slowly compared to others.)

> has anybody had any luck
> experimenting with somehow saving (at least some of) the information
> in previously trained weights while introducing new inputs (or hidden
> nodes, for that matter)?

Of course! I just initialize new weights to small random numbers.

> Is initialising the new weights to random
> values while maintaining the existing weights, and starting training
> all over (back to the initial high alpha, etc.) reasonable?

Never restart training from scratch.

At the very least keep a record of the games you played while training the
first time, so that you can train those games without generating them.
Gennerating a game is 20 times as expensive as training on it.

Don't open alpha all the way back up. It might make sense to increase it a
little, but not much. You will probably undo your progress by opening it up
a lot.

Remember that increasing alpha has the effect of weighing future experience
more heavily than past experience. This makes sense if your network (which
encapsulates past experience) is inexperienced. But when you make a minor
change to an experienced network, it is probably a bad idea to weight the
future much more heavily.

> Does maintaining different values of alpha for different weights help?

Different learning rates help in theory. One point is that if two inputs
differ radically in scale you can use a large learning rate for the input
that has a bigger scale. But in practice it matters little provided that
you give your inputs roughly comparable scale.

Another way that varying learning rates helps is in identifying inputs that
do not matter. For example, if you have an adaptive algorithm that varies
learning rates according to the accuracy gained from adjusting that input,
then the learning rates for irrelevant inputs rapidly drive to 0. Sutton
wrote a paper entitled "Gain Adaptation beats Least Squares" (or something
like that) in which he describes such an algorithm. However, it doesn't
work in practice because it is much slower than backprop. Backpropagation
is fast; adaptive-gain algorithms can take many times as long (Sutton's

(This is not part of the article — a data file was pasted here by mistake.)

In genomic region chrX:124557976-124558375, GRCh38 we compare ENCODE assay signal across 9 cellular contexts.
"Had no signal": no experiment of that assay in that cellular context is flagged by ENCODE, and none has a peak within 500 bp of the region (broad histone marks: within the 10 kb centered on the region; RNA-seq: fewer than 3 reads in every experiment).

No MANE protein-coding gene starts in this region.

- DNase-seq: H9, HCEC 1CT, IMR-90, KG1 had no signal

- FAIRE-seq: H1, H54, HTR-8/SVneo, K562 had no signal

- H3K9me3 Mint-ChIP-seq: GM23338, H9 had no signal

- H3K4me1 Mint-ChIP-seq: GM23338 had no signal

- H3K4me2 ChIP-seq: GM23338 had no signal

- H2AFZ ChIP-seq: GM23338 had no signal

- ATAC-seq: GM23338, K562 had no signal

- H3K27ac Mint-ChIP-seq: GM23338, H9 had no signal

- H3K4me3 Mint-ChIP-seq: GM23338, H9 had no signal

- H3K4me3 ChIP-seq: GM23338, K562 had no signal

algorithm takes 13 times as much time) and that is a huge disadvantage.

The concept was so attractive that I also tried a variant of RProp. It,
too, proved slower than backprop.

My judgement: discard the whole idea.

> How much training does it really take to get an idea of how effective
> your inputs are -- is it reasonable to train different networks (ie.
> networks with different inputs) with a limited number of hidden nodes
> over a short number of training games, and then take the "best" inputs
> and expect them to perform well in a network with lots of hidden nodes
> and extensive training?

I think the procedure you described will work, but it can't be the fastest
way to make progress. Surely you are better off using your expert judgment!

There are descriptions in the literature of constructive methods for
identifying neural network inputs. I haven't found any of them to be

The method you are describing sounds a lot like coevolution or genetic
engineering of neural inputs. This may work, but you are certainly better
on your own.

> What's a good value for lambda?


Theoretical models suggest that lambda should be 1/branching-factor, which
would be zero to 6%, depending on how you meansure branching factor. Anyway
it hardly matters because lambda==0 is a good approxximation to

> Does combining MC and TD training (ie. TD(lambda) at each step followed